Student VoicesBack to student voices archive June 4, 2014
Young Nigerians find little to celebrate on this year’s “Democracy Day”
By Festus Iyorah, Reporter, Youth Journalism International
As Nigeria marked its 15th year of democratic rule with a national holiday this week, some of the nation’s youth weren’t celebrating.
The level of insecurity in the country – the abduction of hundreds of schoolgirls in Chibok in April and more recent bomb attacks in the city of Jos – are keeping John Chukwu from being interested in Democracy Day.
“All these poses a challenge to our democracy,” said Chukwu, a student of mass communication at the University of Nigeria.
“Our democracy is nascent, it’s full of imperfection, we’re still wobbling – just like a new baby trying to walk, but with time we’ll soon get there,” said Augustine Obi, a post-graduate student of political science.
Nneka Okenyi, 25, a third-year music student, said that she is thankful that Nigeria is striving to stand above the challenges besetting it.
Things are being done the way they should be, Okenyi said, unlike in the military era where freedom of expression had no place.
“We should be grateful and then pray and work for a better Nigeria,” she said.
Democracy Day, usually celebrated each May 29, helps Nigerians access the performance of the government.
This year’s celebration, however, raises questions. Has Nigeria practiced real democracy? Has government lived up to the expectations of the citizens? Is the country strutting like a 15-year-old or still crawling like a two-year-old child?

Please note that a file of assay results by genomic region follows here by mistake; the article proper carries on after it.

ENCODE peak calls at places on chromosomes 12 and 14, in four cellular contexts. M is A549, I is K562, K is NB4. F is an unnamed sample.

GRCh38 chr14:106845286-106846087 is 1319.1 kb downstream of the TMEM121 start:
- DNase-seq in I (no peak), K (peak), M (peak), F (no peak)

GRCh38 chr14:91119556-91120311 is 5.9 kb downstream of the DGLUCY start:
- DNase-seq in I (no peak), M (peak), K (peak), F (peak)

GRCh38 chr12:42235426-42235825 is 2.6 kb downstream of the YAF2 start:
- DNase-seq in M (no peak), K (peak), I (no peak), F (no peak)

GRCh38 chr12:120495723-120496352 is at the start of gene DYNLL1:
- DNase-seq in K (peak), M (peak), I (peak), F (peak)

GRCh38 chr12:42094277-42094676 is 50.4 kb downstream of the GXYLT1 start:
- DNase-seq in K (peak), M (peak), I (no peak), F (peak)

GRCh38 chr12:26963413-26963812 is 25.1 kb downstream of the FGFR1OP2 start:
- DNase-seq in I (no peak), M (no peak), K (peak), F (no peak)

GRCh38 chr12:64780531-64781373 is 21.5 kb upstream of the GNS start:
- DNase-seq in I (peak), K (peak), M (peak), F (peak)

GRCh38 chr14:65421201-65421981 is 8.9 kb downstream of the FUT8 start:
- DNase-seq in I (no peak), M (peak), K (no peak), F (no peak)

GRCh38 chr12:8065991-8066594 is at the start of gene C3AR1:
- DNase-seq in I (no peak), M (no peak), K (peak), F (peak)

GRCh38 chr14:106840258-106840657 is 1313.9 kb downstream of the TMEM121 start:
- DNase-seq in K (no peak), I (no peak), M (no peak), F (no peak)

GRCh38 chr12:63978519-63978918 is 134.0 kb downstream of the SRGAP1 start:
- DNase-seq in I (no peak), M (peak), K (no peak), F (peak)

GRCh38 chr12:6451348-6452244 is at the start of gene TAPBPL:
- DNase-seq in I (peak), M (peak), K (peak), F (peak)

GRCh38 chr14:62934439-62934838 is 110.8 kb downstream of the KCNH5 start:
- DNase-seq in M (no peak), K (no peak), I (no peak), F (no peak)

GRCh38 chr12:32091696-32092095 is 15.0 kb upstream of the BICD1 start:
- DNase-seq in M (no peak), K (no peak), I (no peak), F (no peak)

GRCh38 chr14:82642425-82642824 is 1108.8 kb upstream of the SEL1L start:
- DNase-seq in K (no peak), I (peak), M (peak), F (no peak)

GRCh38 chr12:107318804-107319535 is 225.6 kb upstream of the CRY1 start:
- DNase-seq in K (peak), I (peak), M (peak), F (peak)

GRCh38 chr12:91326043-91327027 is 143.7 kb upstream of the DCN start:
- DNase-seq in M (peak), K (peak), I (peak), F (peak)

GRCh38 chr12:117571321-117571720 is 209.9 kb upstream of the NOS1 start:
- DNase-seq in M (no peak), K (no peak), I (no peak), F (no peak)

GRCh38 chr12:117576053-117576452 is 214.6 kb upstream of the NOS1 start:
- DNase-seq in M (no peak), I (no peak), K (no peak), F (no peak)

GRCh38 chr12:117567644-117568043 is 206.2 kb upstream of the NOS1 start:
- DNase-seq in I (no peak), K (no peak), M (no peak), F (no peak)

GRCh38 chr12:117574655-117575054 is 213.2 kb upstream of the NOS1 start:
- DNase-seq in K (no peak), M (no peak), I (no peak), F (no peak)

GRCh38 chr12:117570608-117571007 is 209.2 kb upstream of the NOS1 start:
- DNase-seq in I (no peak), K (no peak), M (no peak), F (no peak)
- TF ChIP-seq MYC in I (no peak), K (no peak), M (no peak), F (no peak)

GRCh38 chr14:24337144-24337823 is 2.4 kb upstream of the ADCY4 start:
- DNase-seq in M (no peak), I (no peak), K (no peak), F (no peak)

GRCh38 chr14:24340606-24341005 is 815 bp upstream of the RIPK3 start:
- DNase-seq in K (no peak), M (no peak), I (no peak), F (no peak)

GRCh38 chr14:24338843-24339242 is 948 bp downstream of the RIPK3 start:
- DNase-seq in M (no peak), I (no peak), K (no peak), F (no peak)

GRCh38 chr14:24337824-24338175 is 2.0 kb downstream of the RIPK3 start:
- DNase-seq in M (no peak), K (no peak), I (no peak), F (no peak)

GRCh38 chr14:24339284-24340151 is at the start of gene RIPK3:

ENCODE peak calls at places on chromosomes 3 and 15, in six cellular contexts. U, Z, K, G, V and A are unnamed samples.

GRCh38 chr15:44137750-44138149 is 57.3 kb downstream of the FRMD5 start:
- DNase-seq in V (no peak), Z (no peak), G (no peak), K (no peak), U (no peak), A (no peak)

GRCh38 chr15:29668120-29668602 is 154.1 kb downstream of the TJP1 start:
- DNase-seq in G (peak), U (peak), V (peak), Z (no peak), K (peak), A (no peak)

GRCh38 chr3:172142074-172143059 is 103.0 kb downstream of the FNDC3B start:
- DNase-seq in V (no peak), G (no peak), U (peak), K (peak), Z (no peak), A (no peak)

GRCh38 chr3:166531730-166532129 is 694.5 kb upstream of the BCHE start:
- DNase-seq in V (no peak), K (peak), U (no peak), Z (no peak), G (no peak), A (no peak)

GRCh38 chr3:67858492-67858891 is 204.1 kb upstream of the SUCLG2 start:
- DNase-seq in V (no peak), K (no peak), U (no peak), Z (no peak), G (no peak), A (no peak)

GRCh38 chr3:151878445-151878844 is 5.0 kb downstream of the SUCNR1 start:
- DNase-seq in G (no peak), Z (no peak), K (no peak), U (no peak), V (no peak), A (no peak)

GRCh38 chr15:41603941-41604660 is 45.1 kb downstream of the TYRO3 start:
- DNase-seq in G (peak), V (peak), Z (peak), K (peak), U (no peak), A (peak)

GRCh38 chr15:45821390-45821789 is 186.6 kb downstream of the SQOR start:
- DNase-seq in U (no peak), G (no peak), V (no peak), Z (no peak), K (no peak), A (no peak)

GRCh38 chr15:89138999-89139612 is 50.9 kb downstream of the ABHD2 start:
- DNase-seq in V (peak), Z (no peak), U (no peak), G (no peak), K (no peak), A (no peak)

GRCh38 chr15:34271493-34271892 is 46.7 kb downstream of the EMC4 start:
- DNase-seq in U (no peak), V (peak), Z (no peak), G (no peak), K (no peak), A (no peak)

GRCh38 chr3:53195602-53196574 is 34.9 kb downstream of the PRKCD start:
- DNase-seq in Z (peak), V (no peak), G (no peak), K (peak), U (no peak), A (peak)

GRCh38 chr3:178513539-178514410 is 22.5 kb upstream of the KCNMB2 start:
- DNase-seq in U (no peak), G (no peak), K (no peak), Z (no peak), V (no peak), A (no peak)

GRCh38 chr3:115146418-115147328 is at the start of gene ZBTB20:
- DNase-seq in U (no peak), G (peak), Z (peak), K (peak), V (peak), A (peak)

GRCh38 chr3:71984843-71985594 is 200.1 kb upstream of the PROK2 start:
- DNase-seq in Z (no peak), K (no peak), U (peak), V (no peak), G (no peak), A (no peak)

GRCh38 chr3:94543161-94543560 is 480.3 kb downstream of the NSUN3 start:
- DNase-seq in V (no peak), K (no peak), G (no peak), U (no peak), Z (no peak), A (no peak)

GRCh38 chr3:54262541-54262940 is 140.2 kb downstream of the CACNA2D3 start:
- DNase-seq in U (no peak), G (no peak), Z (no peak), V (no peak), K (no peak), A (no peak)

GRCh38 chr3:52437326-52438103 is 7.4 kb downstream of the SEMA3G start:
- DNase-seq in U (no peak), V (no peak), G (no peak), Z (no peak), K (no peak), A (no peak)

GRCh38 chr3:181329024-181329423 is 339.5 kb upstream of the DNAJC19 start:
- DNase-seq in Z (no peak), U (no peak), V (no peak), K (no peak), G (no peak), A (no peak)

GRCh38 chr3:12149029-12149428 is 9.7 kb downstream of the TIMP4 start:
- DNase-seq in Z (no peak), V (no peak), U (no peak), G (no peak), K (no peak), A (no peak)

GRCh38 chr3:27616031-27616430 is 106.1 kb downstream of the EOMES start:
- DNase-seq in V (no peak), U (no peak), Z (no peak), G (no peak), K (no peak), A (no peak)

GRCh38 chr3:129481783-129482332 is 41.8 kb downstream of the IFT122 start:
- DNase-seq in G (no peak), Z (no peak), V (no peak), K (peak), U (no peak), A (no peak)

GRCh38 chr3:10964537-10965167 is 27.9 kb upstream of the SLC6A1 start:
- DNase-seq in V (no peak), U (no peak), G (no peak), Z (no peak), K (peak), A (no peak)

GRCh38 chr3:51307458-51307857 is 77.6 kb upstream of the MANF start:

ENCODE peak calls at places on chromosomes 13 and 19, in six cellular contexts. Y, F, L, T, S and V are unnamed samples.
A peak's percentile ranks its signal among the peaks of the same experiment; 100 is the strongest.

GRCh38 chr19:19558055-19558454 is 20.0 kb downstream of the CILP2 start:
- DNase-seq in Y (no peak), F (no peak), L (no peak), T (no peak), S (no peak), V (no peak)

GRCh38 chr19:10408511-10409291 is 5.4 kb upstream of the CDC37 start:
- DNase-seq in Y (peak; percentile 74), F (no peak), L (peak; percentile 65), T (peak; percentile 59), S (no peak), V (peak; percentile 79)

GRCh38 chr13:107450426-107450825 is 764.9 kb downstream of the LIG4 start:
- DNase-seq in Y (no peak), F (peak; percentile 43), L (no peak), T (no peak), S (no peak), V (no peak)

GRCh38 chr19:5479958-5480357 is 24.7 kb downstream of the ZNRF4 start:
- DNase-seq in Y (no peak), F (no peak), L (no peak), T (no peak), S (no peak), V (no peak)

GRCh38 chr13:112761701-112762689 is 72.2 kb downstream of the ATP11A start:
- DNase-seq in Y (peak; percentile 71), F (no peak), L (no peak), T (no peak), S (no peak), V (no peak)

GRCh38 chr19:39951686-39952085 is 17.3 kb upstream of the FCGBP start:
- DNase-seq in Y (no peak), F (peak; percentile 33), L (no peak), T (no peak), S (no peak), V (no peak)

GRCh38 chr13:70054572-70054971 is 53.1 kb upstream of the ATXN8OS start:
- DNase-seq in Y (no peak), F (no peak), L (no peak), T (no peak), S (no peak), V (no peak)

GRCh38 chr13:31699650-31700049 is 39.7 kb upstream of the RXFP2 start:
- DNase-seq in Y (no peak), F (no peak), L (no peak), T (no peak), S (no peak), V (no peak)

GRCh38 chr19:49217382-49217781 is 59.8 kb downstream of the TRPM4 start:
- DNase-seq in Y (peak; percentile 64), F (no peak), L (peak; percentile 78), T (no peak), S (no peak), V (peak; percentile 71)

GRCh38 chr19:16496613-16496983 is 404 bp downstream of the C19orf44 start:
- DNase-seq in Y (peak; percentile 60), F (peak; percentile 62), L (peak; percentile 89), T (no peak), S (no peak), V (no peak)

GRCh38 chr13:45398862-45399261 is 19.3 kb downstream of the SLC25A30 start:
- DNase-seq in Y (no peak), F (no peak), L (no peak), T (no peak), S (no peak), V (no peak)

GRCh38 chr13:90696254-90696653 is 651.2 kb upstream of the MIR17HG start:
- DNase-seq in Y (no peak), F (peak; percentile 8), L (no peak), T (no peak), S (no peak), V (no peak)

”What we have is civilian rule and not democracy,” Obi said.
In political science, Obi said, there’s a distinction between liberal and social democracy. Liberal democracy emphasizes the abstract dimension of democracy such as fundamental human rights and separation of powers, while social democracy focuses on human development and delivering the gains of democracy, he said.
“Nigeria focused on is the liberal aspect,” said Obi, and not the social aspect of democracy.
Chinedu Orazulike, 20, is also studying political science. Orazulike said Nigeria is practicing democracy only in theory.
“The qualities of a good democratic government are not inherent in Nigeria,” Orazulike said.
With no hesitation, Malachi Onummadi, 22, concurred with Orazulike’s assertion that Nigeria is not really practicing democracy effectively.
“In a democratic state, people make choices, not government,” Onummadi said. “The legitimacy of the people is what matters the most, but in Nigeria the case is different.”
“Corruption, bad leadership and absence of an accountable government are the major challenges facing Nigerian democracy,” Onummadi said.
Citizen expectations of good governance include job creation, poverty alleviation and adequate security – and all are also needed to develop the country.
Although Nigeria has recorded notable improvement in science and technology, it is still among the world’s poorest nations, lagging behind in education, job creation and poverty alleviation.
Obi said the federal government should practice the tenets of democracy by reviewing the Nigerian constitution, and by implementing recommendations made in the ongoing national conference.
Ruth Ngoka, 20, is studying political science, but looked to her faith for Nigeria’s path. “We should commit Nigeria into God’s hand,” Ngoka said, “and the electorates should choose competent leaders.”
Uzoamaka Agashi, a 22-year-old psychology student said some citizens, especially youth, indulge in violent activities during elections, and work as thugs for bad politicians. “Youth should stop these wrongful acts,” Agashi urged, and “focus instead on electing good leaders”.
Festus is reporter for Youth Journalism International. YJI was founded by two veteran reporters and works with more than 200 students across the globe, ages 12 to 24. The organization focuses on journalism, but also builds bridges across cultures and helps students grow into thoughtful world citizens.
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